Royal Family


 

The Duke and Duchess of Sussex have just welcomed their first child into the world. Archie Harrison Mountbatten-Windsor was born on Monday 6th May 2019 but is not automatically entitled to be a Prince or an HRH. He will simply be referred to as Archie, or Master Archie when required. Harry and Meghan could have chosen to use a courtesy title, though at this time, there is no indication they will do so. The Queen can of course offer a title if she pleases. Alternatively, under present rules, baby Archie could become a Prince when his grandfather becomes king. As the firstborn son, Mountbatten-Windsor should one day inherit his father's title of Duke of Sussex.
Official celebrations to mark the Sovereigns' birthday have often been held on a day other than the actual birthday. This dates back to King George II in 1748, who was born in November which isn’t known for good weather. The colourful display of flag flying and military pageantry takes place every summer. Her Majesty will celebrate her 93rd birthday publicly, with the official birthday parade, also known as Trooping the Colour, on Saturday 8th June 2019. During the celebrations, the Queen inspects her troops as is tradition. The celebration features over 1400 officers, 200 horses and 400 musicians, and is usually attended by senior Royal Family members who gather for photographs on the balcony of Buckingham Palace.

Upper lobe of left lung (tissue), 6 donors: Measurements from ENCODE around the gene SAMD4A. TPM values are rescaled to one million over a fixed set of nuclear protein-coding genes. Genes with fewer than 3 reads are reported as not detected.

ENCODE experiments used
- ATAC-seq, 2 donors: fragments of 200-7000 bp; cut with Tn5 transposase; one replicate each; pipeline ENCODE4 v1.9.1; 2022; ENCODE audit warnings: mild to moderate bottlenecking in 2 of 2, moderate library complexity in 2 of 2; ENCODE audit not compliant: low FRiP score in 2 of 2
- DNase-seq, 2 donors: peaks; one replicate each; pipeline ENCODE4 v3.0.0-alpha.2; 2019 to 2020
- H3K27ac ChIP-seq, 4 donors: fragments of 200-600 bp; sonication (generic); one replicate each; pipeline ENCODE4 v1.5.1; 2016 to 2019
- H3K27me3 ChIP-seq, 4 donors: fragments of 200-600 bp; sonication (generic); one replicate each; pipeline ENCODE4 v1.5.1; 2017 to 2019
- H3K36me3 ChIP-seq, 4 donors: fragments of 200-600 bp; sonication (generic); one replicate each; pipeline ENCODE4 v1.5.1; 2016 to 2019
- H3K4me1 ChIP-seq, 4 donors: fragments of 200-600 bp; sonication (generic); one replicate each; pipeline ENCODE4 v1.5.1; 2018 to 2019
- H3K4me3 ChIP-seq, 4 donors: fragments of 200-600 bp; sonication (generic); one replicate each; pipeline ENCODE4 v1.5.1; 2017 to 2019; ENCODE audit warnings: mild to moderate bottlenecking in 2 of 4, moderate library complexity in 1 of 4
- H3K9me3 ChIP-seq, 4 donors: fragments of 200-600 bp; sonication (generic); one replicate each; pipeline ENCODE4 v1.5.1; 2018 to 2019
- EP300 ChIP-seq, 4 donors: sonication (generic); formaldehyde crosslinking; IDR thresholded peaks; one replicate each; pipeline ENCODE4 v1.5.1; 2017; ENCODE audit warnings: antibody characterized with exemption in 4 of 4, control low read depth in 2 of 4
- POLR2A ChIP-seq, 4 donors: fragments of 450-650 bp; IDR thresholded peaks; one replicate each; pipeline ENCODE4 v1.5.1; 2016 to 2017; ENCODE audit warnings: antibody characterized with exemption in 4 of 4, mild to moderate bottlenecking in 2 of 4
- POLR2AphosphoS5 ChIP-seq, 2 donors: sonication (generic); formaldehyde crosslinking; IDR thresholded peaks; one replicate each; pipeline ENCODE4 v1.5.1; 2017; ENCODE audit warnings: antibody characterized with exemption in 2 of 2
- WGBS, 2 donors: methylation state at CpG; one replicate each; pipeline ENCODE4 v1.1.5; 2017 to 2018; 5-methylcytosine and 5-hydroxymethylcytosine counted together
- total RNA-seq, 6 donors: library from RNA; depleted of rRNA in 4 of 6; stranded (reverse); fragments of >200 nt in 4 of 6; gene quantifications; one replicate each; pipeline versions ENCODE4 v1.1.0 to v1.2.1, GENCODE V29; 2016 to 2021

With the recent arrival of the Queen’s eighth great grandchild, there is more attention drawn to The Royal Family’s line of succession. George Alexander Louis was the first child born to the Duke and Duchess of Cambridge and is third in line to the throne. Formally known as Prince George of Cambridge, this future king follows his father, Prince William who is second in line and his grandfather, the Prince of Wales who is heir apparent. Following Prince George are his two younger siblings, who come before the Duke of Sussex. Prince Harry’s first-born son, Archie Harrison Mountbatten Windsor is currently 7th in line to the throne.